This dissertation concerns four well known South Asian American musicians based in New York City and the San Francisco Bay Area: Vijay Iyer, Sunny Jain, Rekha Malhotra (DJ Rekha), and Rupa Marya. It is based on ethnographic fieldwork conducted from 2016-2017, supported by a Margery Lowens Dissertation Fellowship from the Society for American Music and a grant from the Center for Race and Gender at UC Berkeley. My work, which included conducting interviews, archival research, and attending numerous concerts, rallies, and protests, investigates how the four central artists use their work in music as a means to further aims of achieving racial equity. Ultimately, I argue that contemporary racialization of brown people, particularly in the post-9/11 and Trump Era United States, has led to increased involvement in racial justice advocacy work among South Asian American musicians.
In the first chapter of my dissertation, I use Howard Becker’s theory on art worlds and Benedict Anderson’s idea of imagined communities as starting points to show how political solidarities, as defined by Sally Scholz, create and constitute activist networks among these musicians. Each of the central chapters concerns one of the artists, highlighting how their musical practice advances racial justice causes. My chapter on Iyer shows how he uses his privileged status to re-orient his primarily White audiences’ attention toward structural racism in public concerts, interviews, and lectures. My chapter on Sunny Jain highlights how his seemingly utopic musical and political ideals emanate from the religious Jain concept of anekantavada (“pluralism”). In the third chapter, on Malhotra (DJ Rekha), I show how Basement Bhangra, a party she organized monthly from 1997-2017, served as a space to fundraise and organize for progressive political causes. Finally, I look at Rupa Marya’s simultaneous careers as a physician and musician as extensions of her work as a healer and anti-capitalist. Throughout the chapters, I examine how these artists’ left-leaning music networks overlap, maintaining that these connections have as much to do with their politics as their shared cultural heritage.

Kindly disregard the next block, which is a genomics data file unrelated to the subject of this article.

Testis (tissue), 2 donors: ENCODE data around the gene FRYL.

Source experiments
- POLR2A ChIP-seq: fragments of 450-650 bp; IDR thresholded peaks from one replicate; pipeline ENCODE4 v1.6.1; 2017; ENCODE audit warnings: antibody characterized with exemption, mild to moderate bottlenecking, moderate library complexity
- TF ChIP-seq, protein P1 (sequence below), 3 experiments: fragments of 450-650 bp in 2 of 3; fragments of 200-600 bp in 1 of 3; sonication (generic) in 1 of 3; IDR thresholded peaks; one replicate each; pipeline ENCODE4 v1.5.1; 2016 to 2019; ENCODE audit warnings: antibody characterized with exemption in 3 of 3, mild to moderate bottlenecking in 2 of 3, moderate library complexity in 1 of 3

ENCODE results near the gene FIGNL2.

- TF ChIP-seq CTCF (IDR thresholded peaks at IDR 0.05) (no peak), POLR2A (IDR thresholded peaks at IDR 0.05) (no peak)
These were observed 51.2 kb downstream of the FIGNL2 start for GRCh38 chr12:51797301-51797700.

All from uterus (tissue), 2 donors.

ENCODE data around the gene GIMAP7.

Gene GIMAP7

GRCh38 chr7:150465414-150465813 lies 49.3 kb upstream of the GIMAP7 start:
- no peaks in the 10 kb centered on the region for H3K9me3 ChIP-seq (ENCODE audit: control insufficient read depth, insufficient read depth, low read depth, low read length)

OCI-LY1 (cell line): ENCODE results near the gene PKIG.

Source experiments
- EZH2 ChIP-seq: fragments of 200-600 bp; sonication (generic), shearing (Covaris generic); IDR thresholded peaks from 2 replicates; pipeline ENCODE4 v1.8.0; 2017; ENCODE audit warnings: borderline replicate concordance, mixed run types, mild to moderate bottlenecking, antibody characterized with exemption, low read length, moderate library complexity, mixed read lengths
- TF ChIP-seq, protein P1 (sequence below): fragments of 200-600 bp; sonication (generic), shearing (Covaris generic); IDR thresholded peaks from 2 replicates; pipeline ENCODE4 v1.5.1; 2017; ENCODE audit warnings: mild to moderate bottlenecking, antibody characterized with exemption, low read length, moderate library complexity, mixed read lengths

|Advisor:||Roberts, T. Carlis|
|Commitee:||Omi, Michael, Brinner, Benjamin|
|School:||University of California, Berkeley|
|School Location:||United States -- California|
|Source:||DAI-A 81/5(E), Dissertation Abstracts International|
|Subjects:||Music, Asian American Studies, Ethnic studies|
|Keywords:||Asian American Music, Interracial music, Political solidarity, South Asian, South Asian Americans, Marya, Rupa, Jain, Sunny, Racial justice, Anderson, Benedict|
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